## Diffraction Limit

When a point object is imaged using a circular opening (or aperture) like a lens or the iris of our eye, the image formed is not a point but a diffraction pattern. This is true particularly when the size of the object is comparable to the wavelength of light.

Just as in single slit diffraction, a circular aperture produces a diffraction pattern of concentric rings that grow fainter as we move away from the center. These are known as Airy’s discs.

Because of this point sources close to one another can overlap and produce a blurred image. The half angle θ subtended by the first minimum at the source is given by the relation

\( sin \theta \) ≈ \( 1.22~ \frac {\lambda}{d} \)

To obtain a good image, point sources must be *resolved *i.e., the point sources must be imaged such that their images are sufficiently far apart that their diffraction patterns do not overlap. For this the minimum distance between images must be such that the central maximum of the first image lies on the first minimum of the second and vice versa. Such an image is said to be just resolved. This is the famous **Rayleigh criterion.**

*The criterion is given by the above formula as:*

\( sin~\theta_R \) ≈ \( \theta_R\)≈ \( 1.22~\frac {\lambda}{d}\)

The first image is fully resolved, the second just resolved and third unresolved.

**Resolving Power:**

It is defined as the inverse of the distance or angular separation between two objects which can be just resolved when viewed through the optical instrument.

**Resolving Power of Telescope:**

In telescopes, very close objects such as binary stars or individual stars of galaxies subtend very small angles on the telescope. To resolve them we need very large apertures. We can use the Rayleigh’s to determine the resolving power. The angular separation between two objects must be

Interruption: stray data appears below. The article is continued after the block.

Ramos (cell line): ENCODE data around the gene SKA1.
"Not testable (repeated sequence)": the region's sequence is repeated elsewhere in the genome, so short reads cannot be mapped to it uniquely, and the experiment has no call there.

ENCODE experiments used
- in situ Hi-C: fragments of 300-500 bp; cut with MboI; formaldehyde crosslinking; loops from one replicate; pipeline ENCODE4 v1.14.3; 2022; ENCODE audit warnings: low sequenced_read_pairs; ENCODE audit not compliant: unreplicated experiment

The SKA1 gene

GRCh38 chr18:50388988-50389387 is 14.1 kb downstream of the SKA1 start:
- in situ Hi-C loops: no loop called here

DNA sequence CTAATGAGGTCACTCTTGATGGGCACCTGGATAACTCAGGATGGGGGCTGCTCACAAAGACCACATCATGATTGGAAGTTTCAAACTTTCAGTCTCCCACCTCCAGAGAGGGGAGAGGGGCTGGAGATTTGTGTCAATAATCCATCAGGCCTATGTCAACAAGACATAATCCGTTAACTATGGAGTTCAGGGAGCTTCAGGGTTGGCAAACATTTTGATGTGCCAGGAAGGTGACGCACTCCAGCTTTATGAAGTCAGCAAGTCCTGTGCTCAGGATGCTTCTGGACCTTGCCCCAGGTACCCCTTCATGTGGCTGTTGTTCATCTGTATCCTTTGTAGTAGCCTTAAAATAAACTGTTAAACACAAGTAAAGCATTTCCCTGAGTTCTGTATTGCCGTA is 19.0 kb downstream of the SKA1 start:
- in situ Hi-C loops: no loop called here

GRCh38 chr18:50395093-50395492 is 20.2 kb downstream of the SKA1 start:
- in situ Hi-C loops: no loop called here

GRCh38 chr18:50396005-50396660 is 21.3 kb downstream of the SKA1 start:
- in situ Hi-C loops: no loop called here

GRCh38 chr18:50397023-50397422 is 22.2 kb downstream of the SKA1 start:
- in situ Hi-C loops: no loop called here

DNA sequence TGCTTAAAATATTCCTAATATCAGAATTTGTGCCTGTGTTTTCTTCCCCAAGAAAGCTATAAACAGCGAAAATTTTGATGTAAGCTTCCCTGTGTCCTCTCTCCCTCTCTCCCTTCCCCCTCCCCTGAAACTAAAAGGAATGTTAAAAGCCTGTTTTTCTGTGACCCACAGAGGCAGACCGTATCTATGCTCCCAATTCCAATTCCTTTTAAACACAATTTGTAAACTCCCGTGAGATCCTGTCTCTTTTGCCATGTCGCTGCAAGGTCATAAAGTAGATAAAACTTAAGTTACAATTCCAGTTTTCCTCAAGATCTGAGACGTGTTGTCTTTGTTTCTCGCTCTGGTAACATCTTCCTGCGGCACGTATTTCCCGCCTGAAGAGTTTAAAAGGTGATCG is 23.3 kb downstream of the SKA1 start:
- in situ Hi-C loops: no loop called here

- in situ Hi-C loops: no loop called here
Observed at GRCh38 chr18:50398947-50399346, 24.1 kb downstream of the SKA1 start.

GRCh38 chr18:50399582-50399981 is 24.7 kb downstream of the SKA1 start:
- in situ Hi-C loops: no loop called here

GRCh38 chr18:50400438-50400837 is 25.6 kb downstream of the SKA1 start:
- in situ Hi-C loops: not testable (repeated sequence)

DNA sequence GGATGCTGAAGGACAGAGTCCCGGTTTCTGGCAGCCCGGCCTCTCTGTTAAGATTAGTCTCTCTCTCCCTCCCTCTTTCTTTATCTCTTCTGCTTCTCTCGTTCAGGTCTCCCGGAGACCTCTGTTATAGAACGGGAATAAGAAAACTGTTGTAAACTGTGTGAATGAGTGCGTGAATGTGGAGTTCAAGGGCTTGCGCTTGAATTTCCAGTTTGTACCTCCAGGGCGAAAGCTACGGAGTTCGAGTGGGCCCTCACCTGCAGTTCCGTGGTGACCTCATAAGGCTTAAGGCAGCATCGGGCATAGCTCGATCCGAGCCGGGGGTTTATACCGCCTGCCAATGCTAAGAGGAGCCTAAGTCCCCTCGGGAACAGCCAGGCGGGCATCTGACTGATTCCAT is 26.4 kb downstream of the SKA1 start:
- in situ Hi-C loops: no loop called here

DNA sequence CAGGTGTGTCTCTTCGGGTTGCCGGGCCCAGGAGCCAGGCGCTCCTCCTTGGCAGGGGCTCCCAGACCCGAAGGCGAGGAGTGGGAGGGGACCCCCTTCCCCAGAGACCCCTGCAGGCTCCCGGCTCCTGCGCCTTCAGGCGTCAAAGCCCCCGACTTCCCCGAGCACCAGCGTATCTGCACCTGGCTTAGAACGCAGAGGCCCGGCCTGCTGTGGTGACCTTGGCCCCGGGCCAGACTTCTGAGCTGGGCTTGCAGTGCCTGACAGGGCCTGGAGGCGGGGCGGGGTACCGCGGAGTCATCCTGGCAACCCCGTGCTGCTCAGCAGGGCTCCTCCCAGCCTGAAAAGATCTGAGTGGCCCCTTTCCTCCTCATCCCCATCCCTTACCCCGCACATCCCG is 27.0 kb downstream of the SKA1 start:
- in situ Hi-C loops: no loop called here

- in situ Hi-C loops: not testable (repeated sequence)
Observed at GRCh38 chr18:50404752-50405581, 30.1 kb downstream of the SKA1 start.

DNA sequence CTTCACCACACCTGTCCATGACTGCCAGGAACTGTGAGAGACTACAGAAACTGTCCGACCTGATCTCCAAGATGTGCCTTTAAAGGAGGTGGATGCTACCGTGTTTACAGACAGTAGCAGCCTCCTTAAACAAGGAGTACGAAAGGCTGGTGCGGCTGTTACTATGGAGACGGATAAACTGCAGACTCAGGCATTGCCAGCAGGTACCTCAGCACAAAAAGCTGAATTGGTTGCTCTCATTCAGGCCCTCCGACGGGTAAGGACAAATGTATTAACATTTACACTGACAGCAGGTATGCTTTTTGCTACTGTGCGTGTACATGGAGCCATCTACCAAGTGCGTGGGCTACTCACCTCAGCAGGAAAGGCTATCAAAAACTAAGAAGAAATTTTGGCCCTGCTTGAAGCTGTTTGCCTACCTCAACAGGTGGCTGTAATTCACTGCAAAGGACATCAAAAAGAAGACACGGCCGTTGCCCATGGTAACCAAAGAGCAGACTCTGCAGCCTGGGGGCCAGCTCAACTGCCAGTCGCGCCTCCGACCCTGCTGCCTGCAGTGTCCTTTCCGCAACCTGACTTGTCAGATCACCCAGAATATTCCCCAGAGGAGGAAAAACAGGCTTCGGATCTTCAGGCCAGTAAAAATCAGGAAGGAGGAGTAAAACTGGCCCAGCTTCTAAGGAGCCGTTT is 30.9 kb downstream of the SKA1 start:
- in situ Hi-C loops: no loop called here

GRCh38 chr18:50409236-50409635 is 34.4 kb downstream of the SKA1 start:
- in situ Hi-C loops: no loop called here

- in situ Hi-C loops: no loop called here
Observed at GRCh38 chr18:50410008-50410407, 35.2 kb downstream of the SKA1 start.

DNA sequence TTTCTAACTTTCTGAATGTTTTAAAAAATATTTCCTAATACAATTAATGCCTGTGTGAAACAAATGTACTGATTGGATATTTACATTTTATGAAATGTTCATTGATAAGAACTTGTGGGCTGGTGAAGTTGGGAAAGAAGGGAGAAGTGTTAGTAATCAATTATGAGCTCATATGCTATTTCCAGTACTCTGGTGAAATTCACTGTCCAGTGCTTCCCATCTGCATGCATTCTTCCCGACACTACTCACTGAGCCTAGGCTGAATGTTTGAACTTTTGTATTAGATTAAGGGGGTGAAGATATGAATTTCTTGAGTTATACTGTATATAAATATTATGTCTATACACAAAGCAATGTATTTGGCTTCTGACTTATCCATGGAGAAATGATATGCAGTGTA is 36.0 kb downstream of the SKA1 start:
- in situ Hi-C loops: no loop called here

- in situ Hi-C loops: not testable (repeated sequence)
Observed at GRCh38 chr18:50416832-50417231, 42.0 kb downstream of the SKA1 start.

\( \triangle \theta \) = \( 1.22~\frac{\lambda}{d}\)

Resolving power = \( \frac {1}{\triangle \theta}\) = \( \frac {d}{1.22~\lambda}\)

Thus higher the diameter *d*, better the resolution. The best astronomical optical telescopes have mirror diameters as large as 10m to achieve the best resolution. Also larger wavelengths reduce the resolving power and consequently radio and microwave telescopes need larger mirrors.

**Resolving Power of Microscope:**

For microscopes, the resolving power is the inverse of the distance between two objects that can be just resolved. This is given by the famous Abbe’s criterion given by Ernst Abbe in 1873 as

\( \triangle~d\) = \( \frac {\lambda}{2~n~sin~\theta}\)

Resolving power = \( \frac {1}{\triangle~d}\) = \( \frac {2n~sin~\theta}{\lambda}\)

Where *n* is the refractive index of the medium separating object and aperture. Note that to achieve high resolution *n sin θ** *must be large. This is known as the Numerical aperture.

Thus, for good resolution:

*sin θ**must be large.*To achieve this, the objective lens is kept as close to the specimen as possible.*A higher refractive index (n) medium must be used.*Oil immersion microscopes use oil to increase the refractive index. Typically for use in biology studies this is limited to 1.6 to match the refractive index of glass slides used. (This limits reflection from slides). Thus the numerical aperture is limited to just 1.4-1.6. Thus, optical microscopes (if you do the math) can only image to about 0.1 micron. This means that usually organelles, viruses and proteins cannot be imaged.*Decreasing the wavelength by using X-rays and gamma rays.*While these techniques are used to study inorganic crystals, biological samples are usually damaged by x-rays and hence are not used.

The limit set by Abbe’s criterion for optical microscopy cannot be avoided. However, using different fluorescence microscopy techniques the Abbe’s limit can be circumvented. Stefan Hell used a technique called Simulated Emission Depletion (STED) and the duo Eric Betzig and W.E. Moerner used super imposed images using green fluorescent proteins to bypass the resolution limit and obtain optical images in never before seen resolution. All three were awarded the 2014 Nobel Prize in Chemistry for their pioneering work.

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